|New tools are regularly being introduced in the world of fitness. Many making
claims to improve flexibility and range of motion. The foam roller exercises
around for many years, used by physical therapists in myofascial release and
for exercises on an unstable surface to rehabilitate balance,
proprioception, and core strength.
Physiologically we can explain the increase in range of motion after using the
foam roller as a result of stimulation of the golgi tendon organ causing muscles to relax. In terms of
physics we see that the direction of force applied easily increases the length
of the structure being stretched and shearing forces exerted on the fascia can
break adhesions. By stimulating blood flow it aids in circulation and
What is a foam roller?
How can I use the foam roll?
What is self myofascial release?
The physics of stretching on the foam roll
When should I use the foam roller?
Foam roller exercises' effects on blood flow.
Adhesions can form within and between fascial layers after trauma or periods of inflammation. Trigger points can form within the muscles resulting in pain and tension. Self myofascial release is simply the myofascial release techniques that one can do without aid of a professional. Click here for information on myofascial pain, and its management.
Simply said, we have neural receptors located at the junction of the muscles and tendons that can detect the change in tension in a muscle and the rate of that change. When that receptor is stimulated it causes a reflexive relaxation in that muscle. Using foam roller exercises assists in this allowing you to move a muscle into a greater length. For more information on the physiology click here.
I If we have a rope that has a length 2a
III and exert a force on the centre of it so as to displace it by 2 cm while the two ends remain fixed. The entire rope gets longer by a distance 2c.
III This is the force diagram. Once movement is complete, F is equal to 2 beta and theta is the final angle of displacement.
IV Solving for c:
a2 + d2 = (a+c)2
V If we punch in some numbers where
d = 2 cm (pushing into the muscle 2 cm depth)
a = 15 cm (2a = the length of an average hamstring)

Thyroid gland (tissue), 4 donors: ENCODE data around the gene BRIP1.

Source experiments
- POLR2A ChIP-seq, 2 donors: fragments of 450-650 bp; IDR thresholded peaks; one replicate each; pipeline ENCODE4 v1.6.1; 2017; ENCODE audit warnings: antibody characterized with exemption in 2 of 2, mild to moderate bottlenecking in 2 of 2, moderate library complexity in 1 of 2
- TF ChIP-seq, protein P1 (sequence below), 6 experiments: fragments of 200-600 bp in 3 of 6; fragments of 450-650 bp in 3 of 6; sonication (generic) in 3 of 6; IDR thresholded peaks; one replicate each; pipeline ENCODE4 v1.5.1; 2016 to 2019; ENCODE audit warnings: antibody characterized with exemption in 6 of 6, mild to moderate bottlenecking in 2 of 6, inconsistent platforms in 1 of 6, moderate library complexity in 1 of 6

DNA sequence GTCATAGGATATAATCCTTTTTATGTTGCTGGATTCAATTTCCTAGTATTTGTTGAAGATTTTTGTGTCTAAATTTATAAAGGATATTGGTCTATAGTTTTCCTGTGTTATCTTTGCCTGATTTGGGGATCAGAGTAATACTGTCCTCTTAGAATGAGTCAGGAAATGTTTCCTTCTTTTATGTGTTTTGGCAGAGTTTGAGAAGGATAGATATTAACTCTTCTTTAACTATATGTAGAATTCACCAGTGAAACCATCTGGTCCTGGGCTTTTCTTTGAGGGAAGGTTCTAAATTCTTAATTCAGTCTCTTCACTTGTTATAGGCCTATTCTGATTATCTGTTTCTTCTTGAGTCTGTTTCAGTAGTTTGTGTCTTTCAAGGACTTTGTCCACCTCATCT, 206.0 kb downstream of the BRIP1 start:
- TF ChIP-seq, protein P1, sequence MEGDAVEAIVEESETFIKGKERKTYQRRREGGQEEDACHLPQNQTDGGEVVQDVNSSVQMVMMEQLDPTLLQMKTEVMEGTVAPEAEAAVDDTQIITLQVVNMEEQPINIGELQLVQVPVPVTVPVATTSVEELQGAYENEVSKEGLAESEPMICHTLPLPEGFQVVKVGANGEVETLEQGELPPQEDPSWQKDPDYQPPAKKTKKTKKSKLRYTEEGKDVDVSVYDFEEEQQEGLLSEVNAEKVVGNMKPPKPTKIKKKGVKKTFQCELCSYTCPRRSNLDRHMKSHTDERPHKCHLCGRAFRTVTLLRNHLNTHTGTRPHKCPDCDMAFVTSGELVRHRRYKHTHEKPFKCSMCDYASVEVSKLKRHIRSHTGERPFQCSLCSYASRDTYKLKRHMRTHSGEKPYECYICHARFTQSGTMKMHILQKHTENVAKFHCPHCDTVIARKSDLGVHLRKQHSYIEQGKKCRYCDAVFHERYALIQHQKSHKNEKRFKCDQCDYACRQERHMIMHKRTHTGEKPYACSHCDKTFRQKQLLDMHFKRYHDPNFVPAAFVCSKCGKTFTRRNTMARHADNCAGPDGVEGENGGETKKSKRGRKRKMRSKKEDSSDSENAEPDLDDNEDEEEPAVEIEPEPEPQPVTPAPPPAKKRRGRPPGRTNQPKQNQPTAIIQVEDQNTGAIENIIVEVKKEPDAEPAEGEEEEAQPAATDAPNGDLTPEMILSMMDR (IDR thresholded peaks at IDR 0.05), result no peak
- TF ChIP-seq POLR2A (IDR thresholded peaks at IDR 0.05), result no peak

Therefore, in very simplistic terms we can see that very little force is required to create additional lengthening in an already lengthened muscle. The application of enough force to cause only 2 cm displacement of a 30 cm long hamstring will result in a lengthening of an additional 1.33 mm. This is assuming the ends of the muscle stay a constant distance apart, the angles of adjacent joints remain constant during the application of the force. The shorter the muscle, the greater the lengthening with 2 cm of displacement. This of course is a very difficult thing to do, but in theory helps explain some of the benefits of using a perpendicular force on a muscle to assist in lengthening it or at least helping it relax by the above mentioned physiological means.
As you can see there is little in the way of standardized guidelines with research evidence to support it's use, when, how, and with how much pressure. Why and how you are using the foam roller will likely determine its effect on performance later.
1. GZ MacDonald, MDH Penney, ME Mullaley, AL Cuconato, CDJ Drake, DG Behm, DC Button. An Acute Bout of Self Myofascial Release Increases Range of Motion Without a Subsequent Decrease in Muscle Activation or Force. Journal of Strength & Conditioning Research:
March 2013 Volume 27,3 p 812-821.
2. KC Healey, DL Hatfield, P Blanpied, LR Dorfman, D Riebe. The Effects of Self Myofascial Release with Foam Rolling on Performance. Journal of Strength & Conditioning Research. Post acceptance April 2013.
3. T Okamoto, M Masuhara, K Ikuta. Acute Effects of Self Myofascial Release Using a Foam Roller on Arterial Function. Journal of Strength & Conditioning Research:
Post acceptance, 9 April 2013